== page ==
The first annual Consultants of Color event took place early October, in the Walter Massey Leadership center. The event was the first of its kind on Morehouse’s campus, where recruiters from the leaders of the consulting industry came together to answer questions and provide information about internship and full time opportunities. Hosted by Morehouse Business Association President Corey Snow, this event provided the unique opportunity to hear stories and experiences from the consulting career path.
The companies in attendance were AT Kearney, Deloitte, Bain & Company, and Accenture; with Eddie Campbell, Procurement and Analytic Solutions, Juliana Truesdale, Mergers and Acquisitions, Clayton Nelson, Case Team Leader, and Darien Henry, Technology Strategy Manager representing them respectively. Each representative spoke about a usual work day and what assignments were like and how their specific company would approach it. Answers were very similar but each perspective added another layer that helped students visualize what a career in consulting could provide for them.
In describing the interview process and the concept of a case study interview, a feature very common to interviews for a consulting job,Campbell from AT Kearney began led the session. He explained the basis of general business problems that a consultant would be brought in to help with and said that it may not be that this company does not have the ability to solve it on their own, but that it could just be more convenient to let someone with more experience or specialization come in to handle it.
These business problems could be from any range of difficulties but Campbell explained that, “consultants can be seen as the doctors of the business world; that you would not go to the doctors for a small cold, but if things got more complicated or the cold lasted for a long time you would. And it would be the same for consultants.”
Expanding on the case interview process, Nelson commented that a consultant is very easy to distinguish, even just when talking to one because of the way they present information. The concept of “speaking in threes,” was one strategy that was highlighted as something that need to be practiced until they become second-nature.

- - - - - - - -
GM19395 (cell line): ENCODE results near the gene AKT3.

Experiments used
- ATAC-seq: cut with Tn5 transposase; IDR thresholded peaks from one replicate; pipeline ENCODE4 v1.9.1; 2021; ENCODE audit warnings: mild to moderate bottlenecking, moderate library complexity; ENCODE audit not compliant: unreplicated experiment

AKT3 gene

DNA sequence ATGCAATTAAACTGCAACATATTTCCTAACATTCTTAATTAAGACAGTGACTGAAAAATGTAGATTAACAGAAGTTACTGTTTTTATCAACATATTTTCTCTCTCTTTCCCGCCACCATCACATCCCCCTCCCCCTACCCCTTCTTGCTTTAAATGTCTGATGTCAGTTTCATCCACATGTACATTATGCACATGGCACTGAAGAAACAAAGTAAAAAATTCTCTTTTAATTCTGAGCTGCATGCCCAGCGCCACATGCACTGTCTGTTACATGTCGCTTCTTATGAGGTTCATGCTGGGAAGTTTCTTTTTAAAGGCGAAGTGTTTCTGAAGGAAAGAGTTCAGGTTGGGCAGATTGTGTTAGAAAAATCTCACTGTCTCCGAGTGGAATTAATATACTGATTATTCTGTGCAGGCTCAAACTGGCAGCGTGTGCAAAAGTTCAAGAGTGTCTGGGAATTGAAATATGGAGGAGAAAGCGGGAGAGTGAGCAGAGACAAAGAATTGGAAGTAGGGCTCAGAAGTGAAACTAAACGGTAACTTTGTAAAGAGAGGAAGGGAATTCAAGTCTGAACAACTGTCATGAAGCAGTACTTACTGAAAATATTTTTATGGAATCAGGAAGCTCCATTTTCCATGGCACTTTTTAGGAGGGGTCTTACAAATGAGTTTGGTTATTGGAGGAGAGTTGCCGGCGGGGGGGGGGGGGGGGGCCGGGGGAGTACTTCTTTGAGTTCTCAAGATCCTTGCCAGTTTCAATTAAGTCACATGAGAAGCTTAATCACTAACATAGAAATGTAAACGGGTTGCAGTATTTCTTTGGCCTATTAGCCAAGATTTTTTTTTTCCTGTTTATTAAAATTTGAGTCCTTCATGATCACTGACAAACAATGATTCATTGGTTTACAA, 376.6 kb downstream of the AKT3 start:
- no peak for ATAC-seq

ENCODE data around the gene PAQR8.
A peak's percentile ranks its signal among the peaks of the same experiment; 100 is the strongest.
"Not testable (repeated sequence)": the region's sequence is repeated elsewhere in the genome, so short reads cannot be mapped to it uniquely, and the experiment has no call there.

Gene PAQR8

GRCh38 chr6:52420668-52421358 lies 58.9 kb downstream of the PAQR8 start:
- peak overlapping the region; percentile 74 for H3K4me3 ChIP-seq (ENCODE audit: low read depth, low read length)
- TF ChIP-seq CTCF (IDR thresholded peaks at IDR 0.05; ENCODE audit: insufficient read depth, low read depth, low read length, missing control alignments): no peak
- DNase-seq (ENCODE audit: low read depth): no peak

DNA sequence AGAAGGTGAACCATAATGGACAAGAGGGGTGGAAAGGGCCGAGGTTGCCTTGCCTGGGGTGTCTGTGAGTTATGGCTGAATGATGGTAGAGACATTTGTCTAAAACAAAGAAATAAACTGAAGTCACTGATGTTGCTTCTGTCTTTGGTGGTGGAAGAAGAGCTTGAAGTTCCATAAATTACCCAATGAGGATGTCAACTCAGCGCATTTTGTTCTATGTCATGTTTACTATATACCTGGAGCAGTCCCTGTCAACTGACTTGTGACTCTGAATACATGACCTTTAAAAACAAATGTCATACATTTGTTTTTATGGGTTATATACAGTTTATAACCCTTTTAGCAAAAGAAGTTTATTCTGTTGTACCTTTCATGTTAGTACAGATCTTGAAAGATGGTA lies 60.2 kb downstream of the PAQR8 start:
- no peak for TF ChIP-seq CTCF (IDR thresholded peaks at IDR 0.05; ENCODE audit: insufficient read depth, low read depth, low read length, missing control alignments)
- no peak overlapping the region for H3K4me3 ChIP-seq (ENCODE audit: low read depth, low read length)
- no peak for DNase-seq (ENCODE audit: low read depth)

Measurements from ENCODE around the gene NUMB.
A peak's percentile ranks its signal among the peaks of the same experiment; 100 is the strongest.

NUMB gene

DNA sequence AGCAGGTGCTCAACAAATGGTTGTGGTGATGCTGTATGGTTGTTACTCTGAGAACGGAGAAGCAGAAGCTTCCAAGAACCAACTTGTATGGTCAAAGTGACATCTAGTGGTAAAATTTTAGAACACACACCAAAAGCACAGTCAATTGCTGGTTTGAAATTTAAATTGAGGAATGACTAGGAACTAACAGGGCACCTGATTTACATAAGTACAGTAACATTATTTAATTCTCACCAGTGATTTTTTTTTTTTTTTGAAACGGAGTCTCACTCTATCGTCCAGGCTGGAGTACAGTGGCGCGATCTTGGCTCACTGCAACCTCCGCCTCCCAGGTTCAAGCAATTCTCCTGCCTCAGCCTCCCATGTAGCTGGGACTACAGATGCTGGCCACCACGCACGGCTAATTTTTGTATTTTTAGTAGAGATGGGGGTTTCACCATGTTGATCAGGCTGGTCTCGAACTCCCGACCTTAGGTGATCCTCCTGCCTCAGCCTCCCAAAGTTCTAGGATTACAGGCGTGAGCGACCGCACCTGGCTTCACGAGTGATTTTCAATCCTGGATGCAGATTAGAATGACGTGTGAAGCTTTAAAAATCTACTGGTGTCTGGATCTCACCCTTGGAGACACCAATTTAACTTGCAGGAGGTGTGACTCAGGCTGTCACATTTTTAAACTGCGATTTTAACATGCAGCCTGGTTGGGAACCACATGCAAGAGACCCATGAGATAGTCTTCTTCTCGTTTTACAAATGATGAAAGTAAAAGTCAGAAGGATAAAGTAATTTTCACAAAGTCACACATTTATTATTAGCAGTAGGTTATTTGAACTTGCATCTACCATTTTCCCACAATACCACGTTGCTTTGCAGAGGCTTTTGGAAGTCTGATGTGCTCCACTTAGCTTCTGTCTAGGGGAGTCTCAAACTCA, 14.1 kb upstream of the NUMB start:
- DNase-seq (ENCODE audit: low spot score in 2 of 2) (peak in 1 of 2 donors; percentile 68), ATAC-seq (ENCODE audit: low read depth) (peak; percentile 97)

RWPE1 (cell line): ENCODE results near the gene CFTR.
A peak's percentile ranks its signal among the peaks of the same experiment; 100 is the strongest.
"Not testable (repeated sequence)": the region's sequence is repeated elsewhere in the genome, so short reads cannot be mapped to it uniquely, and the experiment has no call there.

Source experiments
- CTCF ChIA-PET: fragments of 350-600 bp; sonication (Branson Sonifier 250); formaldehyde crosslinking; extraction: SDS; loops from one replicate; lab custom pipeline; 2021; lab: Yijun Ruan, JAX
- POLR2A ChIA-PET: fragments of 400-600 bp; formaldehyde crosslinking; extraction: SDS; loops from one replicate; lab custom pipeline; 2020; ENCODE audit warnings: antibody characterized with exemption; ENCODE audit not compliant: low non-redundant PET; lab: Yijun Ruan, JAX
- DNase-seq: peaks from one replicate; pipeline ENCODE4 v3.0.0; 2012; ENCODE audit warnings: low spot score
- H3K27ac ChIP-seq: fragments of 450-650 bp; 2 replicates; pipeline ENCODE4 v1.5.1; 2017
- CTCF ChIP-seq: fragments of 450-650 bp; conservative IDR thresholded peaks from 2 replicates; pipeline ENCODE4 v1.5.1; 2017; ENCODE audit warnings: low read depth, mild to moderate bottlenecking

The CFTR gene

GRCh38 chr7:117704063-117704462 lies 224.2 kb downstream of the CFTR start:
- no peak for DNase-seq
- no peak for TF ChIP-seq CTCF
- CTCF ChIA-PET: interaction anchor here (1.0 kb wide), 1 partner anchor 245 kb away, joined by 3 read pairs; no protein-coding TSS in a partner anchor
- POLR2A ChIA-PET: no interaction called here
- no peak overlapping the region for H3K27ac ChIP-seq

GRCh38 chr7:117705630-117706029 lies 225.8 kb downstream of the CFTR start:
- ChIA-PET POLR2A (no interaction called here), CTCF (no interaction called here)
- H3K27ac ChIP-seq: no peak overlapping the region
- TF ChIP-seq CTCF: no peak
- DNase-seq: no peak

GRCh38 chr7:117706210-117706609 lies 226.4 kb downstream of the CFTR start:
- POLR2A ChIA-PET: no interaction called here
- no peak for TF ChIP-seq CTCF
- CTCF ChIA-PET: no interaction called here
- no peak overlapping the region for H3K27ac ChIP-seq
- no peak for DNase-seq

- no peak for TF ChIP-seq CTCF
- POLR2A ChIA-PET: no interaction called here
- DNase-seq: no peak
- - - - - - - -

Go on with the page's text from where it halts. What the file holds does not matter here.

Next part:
Stated several times, the life of a consultant includes assignments that require weeks of long hours with very little sleep, but the variety of work and invaluable network that is formed makes it all worthwhile.
Explaining the concept of being “on the bench,” the term used when a consultant is in between assignments and is looking for their next project, Henry from Accenture moved the conversation forward. Henry said, “you don’t want to spend too much time on the bench, as a supervisor might ask to sit down with you and ask about it, but that it can be a good opportunity to work on online courses to improve skills.” The amount of travel available, and the fact that nearly any job can arise from a career in consulting, maintains the professions popularity.
Wrapping up, each representative also shared personal experiences about challenges faced in the field and mistakes that were made and how they were handled. Truesdale of Deloitte explained her usual work week and that it usually consisted of, “traveling to the client to work with them Monday through Thursday and returning to the office on Friday to meet back with the team.” This schedule can leave little time to socialize with family and friends but she highlighted that it is very key to manage time properly to not have to sacrifice.
Along with their personal experiences at their companies, the representatives outlined the summer opportunities for sophomores and juniors as well as full time opportunities for seniors. These opportunities provide real consulting experience in offices across the country and the information for these programs can be found on each companies website. They are very selective programs with a minimum of two rounds of interviews, so a good amount of preparation is necessary but is very worth it.
With a great turnout of students and a well-run panel, the Consultants of Color event looks to become a staple and annual event for the MBA. A big thanks goes out to the representatives that came out and shared so much invaluable knowledge and to the faculty and students who organized the event.
Editor-in-Chief, MBA Today